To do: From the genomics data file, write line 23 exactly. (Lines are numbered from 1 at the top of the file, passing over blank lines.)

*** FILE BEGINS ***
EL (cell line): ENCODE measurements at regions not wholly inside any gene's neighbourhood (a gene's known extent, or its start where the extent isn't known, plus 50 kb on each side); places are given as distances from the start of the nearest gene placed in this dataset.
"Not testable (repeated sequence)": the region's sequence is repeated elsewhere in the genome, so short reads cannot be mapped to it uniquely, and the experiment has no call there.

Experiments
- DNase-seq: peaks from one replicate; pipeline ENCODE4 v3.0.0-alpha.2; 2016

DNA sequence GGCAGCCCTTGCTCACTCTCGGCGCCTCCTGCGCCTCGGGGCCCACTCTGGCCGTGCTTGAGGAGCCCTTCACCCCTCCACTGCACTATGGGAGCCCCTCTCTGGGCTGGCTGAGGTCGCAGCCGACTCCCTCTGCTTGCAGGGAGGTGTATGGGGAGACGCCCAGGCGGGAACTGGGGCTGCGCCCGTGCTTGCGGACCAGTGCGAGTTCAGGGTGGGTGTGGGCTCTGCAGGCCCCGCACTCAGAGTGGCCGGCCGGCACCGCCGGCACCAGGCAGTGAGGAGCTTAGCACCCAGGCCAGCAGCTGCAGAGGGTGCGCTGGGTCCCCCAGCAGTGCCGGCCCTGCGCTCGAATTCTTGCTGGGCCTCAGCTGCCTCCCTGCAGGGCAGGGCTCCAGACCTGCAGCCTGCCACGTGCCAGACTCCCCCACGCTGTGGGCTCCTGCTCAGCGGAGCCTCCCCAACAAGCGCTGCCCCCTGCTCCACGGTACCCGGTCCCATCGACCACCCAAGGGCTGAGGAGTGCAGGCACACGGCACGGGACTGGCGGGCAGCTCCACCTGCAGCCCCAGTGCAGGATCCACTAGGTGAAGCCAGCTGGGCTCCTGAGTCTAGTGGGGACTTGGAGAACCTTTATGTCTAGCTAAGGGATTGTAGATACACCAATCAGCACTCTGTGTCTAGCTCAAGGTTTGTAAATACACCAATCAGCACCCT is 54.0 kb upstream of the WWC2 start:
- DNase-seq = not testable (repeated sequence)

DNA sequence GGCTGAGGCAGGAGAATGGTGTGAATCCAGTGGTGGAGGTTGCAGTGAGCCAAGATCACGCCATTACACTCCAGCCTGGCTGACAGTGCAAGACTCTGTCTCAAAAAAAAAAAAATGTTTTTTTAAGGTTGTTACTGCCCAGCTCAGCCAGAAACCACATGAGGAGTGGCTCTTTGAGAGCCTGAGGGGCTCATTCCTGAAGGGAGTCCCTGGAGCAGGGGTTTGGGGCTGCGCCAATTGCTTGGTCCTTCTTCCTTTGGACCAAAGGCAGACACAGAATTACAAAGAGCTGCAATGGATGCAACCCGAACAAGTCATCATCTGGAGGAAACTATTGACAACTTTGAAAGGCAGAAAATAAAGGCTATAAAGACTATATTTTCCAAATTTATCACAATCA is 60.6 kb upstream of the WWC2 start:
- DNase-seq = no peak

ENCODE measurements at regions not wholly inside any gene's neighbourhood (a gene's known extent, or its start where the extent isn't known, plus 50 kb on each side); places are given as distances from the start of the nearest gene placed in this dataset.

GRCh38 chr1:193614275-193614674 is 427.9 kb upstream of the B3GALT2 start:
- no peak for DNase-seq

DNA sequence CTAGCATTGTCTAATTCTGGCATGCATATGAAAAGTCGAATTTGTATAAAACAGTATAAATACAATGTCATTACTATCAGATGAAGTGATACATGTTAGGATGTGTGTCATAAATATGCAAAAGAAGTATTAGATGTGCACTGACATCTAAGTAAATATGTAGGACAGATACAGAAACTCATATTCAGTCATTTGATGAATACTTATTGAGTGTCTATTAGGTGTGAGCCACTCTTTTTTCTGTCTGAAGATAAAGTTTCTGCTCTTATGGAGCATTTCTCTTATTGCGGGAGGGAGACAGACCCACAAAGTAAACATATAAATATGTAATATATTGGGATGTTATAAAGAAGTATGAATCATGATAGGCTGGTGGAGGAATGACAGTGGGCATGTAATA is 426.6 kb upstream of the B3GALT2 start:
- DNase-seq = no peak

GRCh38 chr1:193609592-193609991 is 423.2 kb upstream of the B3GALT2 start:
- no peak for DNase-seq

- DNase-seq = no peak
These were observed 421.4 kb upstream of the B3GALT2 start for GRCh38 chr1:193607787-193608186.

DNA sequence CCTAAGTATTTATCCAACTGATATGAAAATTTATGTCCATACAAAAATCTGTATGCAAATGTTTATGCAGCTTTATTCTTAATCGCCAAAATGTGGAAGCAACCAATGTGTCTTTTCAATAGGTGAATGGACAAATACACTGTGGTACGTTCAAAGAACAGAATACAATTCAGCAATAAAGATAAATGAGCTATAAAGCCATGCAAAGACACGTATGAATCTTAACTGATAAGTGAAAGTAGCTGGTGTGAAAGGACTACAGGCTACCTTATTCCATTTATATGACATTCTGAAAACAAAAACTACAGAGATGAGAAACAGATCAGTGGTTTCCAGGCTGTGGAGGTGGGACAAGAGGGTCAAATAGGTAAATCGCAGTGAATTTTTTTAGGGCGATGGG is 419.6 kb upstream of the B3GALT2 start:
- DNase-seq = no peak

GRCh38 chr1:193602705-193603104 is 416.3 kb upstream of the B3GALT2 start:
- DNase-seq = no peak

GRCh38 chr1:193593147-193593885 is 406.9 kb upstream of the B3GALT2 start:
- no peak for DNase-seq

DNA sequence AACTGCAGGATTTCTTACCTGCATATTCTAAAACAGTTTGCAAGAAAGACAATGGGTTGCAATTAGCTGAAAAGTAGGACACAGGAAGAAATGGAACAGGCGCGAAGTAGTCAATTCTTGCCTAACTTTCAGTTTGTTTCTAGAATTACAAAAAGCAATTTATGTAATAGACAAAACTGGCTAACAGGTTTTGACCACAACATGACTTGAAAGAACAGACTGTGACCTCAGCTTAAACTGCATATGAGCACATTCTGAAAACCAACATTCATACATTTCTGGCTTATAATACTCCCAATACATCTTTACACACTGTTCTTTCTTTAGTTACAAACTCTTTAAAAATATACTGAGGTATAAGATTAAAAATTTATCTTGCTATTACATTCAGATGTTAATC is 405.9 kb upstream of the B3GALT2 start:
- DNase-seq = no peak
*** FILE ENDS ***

- no peak for DNase-seq